Form in English influenced by a Scandinavian cognate (such as Danish "æske"; the Old English would have evolved by normal sound changes into "ash", "esh", which was a Midlands and southwestern England dialect form). Modern dialectal "ax" is as old as Old English "acsian" and was an accepted literary variant until c. 1600. Related: "Asked"; "asking".

Old English also had "fregnan"/"frignan" which carried more directly the sense of "question", "inquire", and is from PIE root "*prek-", the common source of words for "ask" in most Indo-European languages (see "pray"). If you ask me "in my opinion" is attested from 1910.

Entries related to "ask"


(E1)(L1) http://books.google.com/ngrams/graph?corpus=0&content=ask
Abfrage im Google-Corpus mit 15Mio. eingescannter Bücher von 1500 bis heute.

Engl. "ask" taucht in der Literatur um das Jahr 1510 auf.

Erstellt: 2020-06

B

BBC


h2g2

(E?)(L?) http://www.bbc.co.uk/dna/h2g2/alabaster/C37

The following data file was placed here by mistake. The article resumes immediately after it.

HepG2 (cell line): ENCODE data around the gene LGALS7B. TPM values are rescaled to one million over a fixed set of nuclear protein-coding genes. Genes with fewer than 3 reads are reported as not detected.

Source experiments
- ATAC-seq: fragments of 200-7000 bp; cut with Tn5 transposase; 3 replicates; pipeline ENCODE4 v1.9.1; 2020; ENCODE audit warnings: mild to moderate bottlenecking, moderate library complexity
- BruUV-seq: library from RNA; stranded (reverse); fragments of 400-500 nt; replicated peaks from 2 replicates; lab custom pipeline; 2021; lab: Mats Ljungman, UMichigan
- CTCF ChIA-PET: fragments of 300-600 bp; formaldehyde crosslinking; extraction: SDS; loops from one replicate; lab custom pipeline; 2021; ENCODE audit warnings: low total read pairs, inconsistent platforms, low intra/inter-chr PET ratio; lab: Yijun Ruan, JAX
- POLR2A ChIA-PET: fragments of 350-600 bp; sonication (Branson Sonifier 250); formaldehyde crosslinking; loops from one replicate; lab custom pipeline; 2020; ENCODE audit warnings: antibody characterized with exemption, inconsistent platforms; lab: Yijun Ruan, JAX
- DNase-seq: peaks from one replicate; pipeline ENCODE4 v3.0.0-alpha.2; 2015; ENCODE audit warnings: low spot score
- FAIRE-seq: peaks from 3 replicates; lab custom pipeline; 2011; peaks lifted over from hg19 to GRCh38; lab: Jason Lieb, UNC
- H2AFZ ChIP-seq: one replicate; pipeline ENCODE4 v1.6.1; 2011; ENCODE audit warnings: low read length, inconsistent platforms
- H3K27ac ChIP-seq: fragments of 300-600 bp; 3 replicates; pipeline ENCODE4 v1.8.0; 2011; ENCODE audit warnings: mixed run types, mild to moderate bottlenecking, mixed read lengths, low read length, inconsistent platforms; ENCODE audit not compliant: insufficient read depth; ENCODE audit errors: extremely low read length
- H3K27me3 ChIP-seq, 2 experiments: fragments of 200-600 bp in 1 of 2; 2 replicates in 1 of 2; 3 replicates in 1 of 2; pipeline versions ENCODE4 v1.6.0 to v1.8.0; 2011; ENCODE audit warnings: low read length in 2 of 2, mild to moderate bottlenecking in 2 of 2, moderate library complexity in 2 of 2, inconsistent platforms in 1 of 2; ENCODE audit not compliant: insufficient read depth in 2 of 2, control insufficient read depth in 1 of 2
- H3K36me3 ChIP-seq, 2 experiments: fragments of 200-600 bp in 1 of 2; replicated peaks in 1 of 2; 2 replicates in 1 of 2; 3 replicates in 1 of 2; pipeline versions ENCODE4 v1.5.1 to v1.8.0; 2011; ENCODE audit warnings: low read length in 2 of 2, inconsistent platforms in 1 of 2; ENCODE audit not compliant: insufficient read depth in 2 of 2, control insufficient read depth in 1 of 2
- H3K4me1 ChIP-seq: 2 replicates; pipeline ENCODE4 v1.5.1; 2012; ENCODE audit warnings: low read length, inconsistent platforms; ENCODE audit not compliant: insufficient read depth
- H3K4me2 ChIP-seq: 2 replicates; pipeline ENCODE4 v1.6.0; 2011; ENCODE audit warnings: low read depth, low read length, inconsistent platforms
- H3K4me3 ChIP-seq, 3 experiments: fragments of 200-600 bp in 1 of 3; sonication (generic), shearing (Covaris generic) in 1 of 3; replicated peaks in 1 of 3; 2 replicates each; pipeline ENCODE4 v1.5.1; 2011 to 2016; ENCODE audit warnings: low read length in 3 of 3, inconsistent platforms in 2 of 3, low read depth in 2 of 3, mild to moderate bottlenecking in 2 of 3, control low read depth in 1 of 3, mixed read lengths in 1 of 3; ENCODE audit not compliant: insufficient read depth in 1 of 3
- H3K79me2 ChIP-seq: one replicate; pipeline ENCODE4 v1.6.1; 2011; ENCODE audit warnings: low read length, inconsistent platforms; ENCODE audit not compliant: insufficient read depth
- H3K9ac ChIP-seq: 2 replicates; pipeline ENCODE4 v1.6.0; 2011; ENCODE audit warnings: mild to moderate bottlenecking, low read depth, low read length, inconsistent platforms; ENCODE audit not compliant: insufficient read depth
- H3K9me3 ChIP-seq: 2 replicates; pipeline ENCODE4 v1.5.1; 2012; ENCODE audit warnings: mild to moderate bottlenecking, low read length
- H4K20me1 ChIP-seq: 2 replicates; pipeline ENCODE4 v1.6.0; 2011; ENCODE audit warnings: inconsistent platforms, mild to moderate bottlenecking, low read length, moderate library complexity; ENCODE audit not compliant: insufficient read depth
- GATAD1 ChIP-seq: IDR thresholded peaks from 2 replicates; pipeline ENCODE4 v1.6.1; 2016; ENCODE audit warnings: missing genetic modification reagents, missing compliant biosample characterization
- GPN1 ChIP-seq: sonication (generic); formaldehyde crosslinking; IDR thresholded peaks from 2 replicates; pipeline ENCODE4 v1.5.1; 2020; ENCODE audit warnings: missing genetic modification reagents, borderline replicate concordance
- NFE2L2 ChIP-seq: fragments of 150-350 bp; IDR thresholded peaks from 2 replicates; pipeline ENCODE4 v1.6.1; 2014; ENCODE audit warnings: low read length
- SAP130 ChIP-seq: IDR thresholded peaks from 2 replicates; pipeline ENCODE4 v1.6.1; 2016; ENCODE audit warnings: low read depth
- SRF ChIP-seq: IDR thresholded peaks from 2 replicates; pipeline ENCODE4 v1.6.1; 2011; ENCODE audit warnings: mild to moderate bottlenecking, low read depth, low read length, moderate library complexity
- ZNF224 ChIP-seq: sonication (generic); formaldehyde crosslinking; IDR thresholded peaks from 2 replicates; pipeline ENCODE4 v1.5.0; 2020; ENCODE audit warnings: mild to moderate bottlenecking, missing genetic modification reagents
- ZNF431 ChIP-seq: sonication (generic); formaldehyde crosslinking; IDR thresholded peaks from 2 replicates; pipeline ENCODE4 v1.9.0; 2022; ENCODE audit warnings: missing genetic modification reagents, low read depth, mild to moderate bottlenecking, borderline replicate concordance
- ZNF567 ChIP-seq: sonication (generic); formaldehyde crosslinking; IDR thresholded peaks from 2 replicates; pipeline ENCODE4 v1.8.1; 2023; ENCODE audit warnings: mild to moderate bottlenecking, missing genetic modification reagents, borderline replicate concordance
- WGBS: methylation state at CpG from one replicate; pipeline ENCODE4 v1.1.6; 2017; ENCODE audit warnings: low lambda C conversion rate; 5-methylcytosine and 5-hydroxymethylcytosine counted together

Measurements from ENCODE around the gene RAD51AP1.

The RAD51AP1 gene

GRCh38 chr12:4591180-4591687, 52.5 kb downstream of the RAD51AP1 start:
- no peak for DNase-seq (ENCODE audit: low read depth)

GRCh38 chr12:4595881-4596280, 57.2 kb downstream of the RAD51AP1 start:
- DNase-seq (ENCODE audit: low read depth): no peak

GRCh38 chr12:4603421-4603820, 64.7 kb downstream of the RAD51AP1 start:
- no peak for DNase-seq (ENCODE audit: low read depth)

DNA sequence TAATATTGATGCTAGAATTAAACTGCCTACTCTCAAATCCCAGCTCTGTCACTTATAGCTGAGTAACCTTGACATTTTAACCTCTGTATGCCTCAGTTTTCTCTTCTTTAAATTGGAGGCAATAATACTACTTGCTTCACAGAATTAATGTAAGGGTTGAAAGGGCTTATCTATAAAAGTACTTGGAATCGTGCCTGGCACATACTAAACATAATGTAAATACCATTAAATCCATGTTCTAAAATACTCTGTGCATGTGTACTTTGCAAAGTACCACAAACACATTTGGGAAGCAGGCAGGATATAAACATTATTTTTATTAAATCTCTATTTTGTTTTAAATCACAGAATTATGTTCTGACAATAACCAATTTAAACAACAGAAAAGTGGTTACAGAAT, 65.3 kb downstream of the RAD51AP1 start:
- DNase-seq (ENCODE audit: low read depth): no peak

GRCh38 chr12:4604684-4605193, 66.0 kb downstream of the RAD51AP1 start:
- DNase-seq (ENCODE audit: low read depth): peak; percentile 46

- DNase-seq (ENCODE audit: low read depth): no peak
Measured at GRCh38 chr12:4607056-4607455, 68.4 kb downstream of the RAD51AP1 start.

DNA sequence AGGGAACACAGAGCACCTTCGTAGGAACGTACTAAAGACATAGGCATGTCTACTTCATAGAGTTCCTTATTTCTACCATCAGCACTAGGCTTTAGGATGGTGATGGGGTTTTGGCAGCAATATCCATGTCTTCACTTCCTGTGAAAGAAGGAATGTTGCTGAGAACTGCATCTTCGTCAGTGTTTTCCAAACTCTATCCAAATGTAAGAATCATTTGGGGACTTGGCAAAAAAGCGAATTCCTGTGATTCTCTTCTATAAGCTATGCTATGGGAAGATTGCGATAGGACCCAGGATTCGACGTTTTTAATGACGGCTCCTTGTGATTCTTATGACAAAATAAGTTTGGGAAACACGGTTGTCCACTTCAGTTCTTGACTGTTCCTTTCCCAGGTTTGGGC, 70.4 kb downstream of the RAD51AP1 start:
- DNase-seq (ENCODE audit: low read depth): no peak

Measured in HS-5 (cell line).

(E?)(L?) http://www.h2g2.com/
die Antwort auf alle Fragen ist 42
Ein Ableger der BBC
The only unconventional guide to Life, The Universe and Everything which is written by thousands of people.
Bei der Eingabe von "etymology" in das Suchfeld erhält man auch einige Suchergebnisse.
Nach der kostenlosen Registrierung erhält man folgenden Hinweis:
h2g2 is an online encyclopedia written by people like you.
You can do three things on h2g2. You can read our pages, write what we call 'Entries' and talk to other people.
Die Kategorie "Languages & Linguistics" hat folgende Untergruppen: (15.12.2002)
Here you can find entries on language, humour, sarcasm and slang. You'll also find entries on specific languages, computer technology and individual words.

C

D

E

F

G

H

I

J

K

L

M

N

O

P

Q

R

response (W3)

Engl. "response" (1300) (ngrams: 1580) = dt. "Antwort", "Erwiderung" geht zurück auf lat. respondere" = "antworten", lat. "responsum" = dt. "Antwort".

(E?)(L?) http://www.etymonline.com/index.php?term=response


(E1)(L1) http://ngrams.googlelabs.com/graph?corpus=0&content=response
Abfrage im Google-Corpus mit 15Mio. eingescannter Bücher von 1500 bis heute.

Erstellt: 2011-01

S

T

U

V

W

X

Y

Z